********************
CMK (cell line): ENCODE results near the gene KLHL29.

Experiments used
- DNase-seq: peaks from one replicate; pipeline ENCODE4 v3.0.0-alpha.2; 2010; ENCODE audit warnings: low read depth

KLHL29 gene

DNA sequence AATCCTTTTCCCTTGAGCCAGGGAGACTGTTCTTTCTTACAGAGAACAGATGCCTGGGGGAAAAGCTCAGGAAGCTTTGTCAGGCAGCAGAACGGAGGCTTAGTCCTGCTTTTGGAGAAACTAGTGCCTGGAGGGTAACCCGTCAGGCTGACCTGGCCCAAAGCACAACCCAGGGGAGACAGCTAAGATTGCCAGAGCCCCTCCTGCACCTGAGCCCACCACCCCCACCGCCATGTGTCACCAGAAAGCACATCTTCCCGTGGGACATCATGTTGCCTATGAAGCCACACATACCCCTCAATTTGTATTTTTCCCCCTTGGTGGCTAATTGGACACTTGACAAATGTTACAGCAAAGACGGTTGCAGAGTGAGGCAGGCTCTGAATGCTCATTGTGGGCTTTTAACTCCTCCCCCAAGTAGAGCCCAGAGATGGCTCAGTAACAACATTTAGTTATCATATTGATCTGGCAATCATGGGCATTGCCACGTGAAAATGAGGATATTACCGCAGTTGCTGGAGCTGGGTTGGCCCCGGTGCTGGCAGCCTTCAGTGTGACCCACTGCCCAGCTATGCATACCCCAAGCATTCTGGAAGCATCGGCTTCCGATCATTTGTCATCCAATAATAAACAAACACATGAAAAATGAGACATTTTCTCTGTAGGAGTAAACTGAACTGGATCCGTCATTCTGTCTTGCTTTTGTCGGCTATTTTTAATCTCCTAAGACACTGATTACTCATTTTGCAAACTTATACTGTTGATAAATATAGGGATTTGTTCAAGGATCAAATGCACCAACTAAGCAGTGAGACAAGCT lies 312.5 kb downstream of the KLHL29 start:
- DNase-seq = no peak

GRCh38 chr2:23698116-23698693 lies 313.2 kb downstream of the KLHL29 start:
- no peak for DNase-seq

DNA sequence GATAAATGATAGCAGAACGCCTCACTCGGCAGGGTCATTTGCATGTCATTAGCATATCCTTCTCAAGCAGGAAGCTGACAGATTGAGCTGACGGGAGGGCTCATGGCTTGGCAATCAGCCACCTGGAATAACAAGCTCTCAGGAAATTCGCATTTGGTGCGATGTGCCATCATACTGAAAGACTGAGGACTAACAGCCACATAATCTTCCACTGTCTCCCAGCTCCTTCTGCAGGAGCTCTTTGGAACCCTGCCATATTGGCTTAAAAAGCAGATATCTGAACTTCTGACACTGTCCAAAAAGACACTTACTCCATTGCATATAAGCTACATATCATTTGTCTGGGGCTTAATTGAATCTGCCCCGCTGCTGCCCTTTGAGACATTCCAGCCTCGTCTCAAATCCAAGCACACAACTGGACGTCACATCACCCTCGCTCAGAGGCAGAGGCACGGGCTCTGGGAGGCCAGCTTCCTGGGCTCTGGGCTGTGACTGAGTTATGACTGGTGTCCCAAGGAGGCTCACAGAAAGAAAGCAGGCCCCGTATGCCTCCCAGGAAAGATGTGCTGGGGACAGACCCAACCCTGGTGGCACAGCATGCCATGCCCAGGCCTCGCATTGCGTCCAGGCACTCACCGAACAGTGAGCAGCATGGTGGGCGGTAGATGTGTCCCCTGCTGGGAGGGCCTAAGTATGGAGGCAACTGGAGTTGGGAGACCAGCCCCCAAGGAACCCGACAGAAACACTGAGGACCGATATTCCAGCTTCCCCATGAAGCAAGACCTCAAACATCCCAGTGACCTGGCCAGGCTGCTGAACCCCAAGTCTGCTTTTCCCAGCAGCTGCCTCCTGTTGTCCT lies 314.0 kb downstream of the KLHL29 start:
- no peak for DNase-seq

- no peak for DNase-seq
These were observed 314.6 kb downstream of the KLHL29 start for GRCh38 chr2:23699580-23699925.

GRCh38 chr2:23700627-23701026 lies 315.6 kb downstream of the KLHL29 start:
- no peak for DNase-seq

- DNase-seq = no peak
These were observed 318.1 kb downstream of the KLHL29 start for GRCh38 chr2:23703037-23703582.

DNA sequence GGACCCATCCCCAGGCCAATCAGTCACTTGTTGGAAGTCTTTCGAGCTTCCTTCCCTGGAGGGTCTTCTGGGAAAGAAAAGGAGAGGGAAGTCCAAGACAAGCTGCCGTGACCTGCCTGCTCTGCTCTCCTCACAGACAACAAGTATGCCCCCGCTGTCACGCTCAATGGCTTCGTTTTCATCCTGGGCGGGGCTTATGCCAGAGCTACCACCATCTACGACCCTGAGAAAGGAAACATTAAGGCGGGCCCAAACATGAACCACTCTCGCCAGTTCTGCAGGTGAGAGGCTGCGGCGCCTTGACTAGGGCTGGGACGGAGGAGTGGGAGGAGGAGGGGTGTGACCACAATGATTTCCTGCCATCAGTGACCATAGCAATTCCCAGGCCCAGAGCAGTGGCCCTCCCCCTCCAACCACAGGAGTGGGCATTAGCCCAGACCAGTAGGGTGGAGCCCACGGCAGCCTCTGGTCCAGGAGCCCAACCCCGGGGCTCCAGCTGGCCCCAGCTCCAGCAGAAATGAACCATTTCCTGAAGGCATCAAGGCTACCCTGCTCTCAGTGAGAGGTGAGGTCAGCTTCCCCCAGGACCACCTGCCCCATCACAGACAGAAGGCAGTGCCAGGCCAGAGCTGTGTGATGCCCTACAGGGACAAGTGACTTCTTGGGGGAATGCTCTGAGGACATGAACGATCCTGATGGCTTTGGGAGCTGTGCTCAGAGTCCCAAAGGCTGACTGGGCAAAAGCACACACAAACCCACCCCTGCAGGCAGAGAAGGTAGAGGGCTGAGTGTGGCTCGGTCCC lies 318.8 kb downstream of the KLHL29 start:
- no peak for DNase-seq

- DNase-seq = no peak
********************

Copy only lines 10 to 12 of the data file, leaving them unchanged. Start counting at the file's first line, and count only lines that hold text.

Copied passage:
- no peak for DNase-seq

- no peak for DNase-seq
These were observed 314.6 kb downstream of the KLHL29 start for GRCh38 chr2:23699580-23699925.